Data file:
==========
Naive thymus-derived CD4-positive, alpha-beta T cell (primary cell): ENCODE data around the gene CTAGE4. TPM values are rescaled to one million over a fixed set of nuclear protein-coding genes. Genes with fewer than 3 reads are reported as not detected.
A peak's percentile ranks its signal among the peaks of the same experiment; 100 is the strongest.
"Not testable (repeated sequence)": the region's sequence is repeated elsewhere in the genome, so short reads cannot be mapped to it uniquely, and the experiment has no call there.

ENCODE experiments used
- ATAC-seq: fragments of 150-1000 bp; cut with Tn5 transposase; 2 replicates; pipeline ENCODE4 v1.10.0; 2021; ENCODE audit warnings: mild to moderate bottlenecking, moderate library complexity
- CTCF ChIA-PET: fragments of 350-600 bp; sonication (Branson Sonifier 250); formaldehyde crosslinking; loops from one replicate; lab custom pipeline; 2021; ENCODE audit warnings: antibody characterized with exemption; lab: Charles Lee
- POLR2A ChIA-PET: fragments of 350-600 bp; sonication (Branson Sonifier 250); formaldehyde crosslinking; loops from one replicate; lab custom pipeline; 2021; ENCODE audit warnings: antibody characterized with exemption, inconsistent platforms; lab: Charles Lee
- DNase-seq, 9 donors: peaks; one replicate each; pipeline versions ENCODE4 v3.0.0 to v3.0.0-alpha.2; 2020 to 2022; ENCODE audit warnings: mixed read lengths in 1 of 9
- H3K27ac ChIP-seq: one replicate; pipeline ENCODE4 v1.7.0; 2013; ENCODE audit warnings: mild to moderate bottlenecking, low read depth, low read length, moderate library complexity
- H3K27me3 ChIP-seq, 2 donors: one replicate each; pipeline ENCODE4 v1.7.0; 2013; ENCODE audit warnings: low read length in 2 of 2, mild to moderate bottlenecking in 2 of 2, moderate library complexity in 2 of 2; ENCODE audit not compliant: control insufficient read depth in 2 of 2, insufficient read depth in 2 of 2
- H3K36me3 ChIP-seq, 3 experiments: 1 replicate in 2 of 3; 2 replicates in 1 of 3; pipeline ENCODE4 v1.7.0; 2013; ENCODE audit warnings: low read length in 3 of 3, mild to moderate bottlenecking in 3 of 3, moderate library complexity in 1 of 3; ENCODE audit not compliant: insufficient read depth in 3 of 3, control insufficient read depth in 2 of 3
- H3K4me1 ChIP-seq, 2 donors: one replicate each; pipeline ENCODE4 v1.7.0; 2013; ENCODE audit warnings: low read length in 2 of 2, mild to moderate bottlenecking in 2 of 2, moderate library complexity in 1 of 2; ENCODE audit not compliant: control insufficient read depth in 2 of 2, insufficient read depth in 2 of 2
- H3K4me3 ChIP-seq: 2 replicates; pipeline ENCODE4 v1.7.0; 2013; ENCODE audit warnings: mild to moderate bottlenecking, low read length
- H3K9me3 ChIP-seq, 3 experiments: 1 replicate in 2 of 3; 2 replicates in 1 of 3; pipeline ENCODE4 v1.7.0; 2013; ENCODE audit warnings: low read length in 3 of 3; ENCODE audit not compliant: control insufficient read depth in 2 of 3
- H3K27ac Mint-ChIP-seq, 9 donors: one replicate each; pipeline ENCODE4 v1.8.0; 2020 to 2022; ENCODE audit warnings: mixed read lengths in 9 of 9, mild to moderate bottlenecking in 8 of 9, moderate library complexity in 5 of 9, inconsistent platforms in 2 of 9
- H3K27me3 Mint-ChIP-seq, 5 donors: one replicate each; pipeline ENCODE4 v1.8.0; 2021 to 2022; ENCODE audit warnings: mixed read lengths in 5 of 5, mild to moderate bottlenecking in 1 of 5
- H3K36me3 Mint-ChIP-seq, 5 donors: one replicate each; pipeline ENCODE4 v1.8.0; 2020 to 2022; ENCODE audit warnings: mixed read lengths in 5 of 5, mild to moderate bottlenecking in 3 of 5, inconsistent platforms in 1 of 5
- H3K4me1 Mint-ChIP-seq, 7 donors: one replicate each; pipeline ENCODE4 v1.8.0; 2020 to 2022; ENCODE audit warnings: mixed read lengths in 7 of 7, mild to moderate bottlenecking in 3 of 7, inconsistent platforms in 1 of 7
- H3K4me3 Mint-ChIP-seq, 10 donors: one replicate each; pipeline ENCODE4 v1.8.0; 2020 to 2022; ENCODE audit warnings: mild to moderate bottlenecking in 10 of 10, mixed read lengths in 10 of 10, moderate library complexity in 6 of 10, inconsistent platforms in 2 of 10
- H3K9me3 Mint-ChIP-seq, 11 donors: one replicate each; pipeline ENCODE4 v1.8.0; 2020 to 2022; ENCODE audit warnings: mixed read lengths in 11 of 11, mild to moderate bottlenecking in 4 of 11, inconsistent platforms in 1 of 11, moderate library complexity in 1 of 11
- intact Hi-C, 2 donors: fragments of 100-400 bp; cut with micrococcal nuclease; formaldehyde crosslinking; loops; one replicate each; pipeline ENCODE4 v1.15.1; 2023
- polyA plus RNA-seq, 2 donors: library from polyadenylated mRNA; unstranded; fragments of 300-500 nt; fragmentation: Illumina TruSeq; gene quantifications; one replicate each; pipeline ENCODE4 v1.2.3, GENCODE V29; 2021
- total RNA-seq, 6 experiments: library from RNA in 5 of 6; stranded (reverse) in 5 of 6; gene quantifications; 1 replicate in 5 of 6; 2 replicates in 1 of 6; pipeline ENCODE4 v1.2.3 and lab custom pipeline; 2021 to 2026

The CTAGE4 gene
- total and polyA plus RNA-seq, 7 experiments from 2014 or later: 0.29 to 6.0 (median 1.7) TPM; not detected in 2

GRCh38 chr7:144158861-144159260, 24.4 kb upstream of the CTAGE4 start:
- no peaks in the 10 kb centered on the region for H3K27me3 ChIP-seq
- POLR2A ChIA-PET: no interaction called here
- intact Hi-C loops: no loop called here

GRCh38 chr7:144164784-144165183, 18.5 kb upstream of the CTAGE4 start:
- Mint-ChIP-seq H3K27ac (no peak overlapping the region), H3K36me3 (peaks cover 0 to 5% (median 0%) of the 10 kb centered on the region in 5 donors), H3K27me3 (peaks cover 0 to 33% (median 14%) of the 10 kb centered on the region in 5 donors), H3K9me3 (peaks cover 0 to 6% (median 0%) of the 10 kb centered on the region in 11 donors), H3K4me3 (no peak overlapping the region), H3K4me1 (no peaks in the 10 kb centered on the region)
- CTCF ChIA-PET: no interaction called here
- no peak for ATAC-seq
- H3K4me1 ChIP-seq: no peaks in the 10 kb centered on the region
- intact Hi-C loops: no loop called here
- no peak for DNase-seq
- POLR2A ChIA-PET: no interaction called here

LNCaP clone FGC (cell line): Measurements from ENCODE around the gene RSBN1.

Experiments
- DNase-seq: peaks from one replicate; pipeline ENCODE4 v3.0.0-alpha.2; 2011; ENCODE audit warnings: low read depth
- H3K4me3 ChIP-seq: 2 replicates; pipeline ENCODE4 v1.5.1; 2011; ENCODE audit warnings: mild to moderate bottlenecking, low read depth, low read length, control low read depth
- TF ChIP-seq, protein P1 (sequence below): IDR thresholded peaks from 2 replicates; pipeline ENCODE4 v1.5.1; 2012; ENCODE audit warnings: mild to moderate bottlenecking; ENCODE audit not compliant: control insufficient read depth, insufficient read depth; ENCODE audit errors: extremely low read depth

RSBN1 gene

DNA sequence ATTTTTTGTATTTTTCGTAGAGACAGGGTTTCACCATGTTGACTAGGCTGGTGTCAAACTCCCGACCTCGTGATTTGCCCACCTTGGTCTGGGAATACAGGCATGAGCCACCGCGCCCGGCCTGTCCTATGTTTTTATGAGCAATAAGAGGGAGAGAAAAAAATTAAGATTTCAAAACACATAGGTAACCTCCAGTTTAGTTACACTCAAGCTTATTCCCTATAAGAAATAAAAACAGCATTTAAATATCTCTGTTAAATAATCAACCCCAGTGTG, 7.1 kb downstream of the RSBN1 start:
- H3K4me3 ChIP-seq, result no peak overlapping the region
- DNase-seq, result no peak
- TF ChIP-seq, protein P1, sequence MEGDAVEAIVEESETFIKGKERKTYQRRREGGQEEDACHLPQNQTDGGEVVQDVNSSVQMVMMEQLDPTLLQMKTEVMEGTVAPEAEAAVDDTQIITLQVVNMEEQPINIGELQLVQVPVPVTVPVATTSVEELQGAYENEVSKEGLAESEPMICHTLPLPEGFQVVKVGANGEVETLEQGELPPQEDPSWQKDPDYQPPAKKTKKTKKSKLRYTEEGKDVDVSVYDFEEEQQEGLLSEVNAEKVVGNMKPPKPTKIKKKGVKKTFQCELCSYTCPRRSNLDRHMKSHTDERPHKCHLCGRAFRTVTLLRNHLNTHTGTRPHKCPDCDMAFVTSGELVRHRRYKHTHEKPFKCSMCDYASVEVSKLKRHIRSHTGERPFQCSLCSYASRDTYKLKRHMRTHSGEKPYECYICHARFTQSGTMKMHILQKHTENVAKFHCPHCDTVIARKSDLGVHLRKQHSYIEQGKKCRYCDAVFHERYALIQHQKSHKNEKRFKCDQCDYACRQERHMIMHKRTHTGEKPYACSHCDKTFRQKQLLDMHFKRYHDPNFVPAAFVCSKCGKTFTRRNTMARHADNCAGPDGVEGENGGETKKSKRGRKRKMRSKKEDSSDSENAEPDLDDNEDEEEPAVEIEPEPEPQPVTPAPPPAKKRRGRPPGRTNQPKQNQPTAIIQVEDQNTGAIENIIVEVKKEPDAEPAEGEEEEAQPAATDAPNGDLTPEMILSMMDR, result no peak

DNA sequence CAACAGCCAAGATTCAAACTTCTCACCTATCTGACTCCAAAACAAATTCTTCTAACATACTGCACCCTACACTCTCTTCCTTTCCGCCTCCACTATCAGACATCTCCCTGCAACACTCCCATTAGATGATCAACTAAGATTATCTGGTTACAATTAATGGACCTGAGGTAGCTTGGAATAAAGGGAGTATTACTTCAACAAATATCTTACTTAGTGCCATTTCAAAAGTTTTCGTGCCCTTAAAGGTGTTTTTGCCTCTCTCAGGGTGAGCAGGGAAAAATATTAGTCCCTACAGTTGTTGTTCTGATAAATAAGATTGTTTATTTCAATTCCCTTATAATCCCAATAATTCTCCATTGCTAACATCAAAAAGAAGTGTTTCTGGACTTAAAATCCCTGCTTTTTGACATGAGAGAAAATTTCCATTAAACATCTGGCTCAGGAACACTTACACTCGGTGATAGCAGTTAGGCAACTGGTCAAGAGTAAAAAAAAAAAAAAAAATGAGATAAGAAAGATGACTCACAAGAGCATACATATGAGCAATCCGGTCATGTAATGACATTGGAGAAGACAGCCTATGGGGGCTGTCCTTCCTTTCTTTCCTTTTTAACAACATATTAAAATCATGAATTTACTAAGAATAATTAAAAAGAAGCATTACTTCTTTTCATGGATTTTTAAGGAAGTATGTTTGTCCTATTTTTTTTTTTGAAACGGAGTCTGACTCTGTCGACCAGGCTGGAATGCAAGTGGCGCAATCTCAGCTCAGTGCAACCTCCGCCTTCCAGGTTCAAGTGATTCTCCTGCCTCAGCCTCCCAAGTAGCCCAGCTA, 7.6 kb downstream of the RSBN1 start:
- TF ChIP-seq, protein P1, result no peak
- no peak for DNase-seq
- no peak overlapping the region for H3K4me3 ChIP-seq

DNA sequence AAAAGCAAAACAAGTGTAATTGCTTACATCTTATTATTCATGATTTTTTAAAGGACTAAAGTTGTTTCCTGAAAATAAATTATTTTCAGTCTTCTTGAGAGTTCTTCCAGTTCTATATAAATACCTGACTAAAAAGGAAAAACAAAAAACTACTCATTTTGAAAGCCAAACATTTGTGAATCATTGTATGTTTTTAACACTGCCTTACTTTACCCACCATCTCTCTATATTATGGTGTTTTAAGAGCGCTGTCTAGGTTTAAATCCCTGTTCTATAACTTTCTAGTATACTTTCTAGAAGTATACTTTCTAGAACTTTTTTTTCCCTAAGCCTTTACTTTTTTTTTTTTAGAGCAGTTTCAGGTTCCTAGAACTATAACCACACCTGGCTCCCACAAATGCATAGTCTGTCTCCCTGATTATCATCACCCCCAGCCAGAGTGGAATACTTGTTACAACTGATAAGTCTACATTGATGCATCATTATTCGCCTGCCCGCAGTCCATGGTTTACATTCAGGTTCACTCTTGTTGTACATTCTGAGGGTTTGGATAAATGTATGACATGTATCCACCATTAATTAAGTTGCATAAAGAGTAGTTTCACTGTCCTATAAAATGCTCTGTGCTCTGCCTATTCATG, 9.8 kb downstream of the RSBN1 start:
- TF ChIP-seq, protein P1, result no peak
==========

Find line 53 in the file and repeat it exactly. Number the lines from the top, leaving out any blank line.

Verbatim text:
- TF ChIP-seq, protein P1, result no peak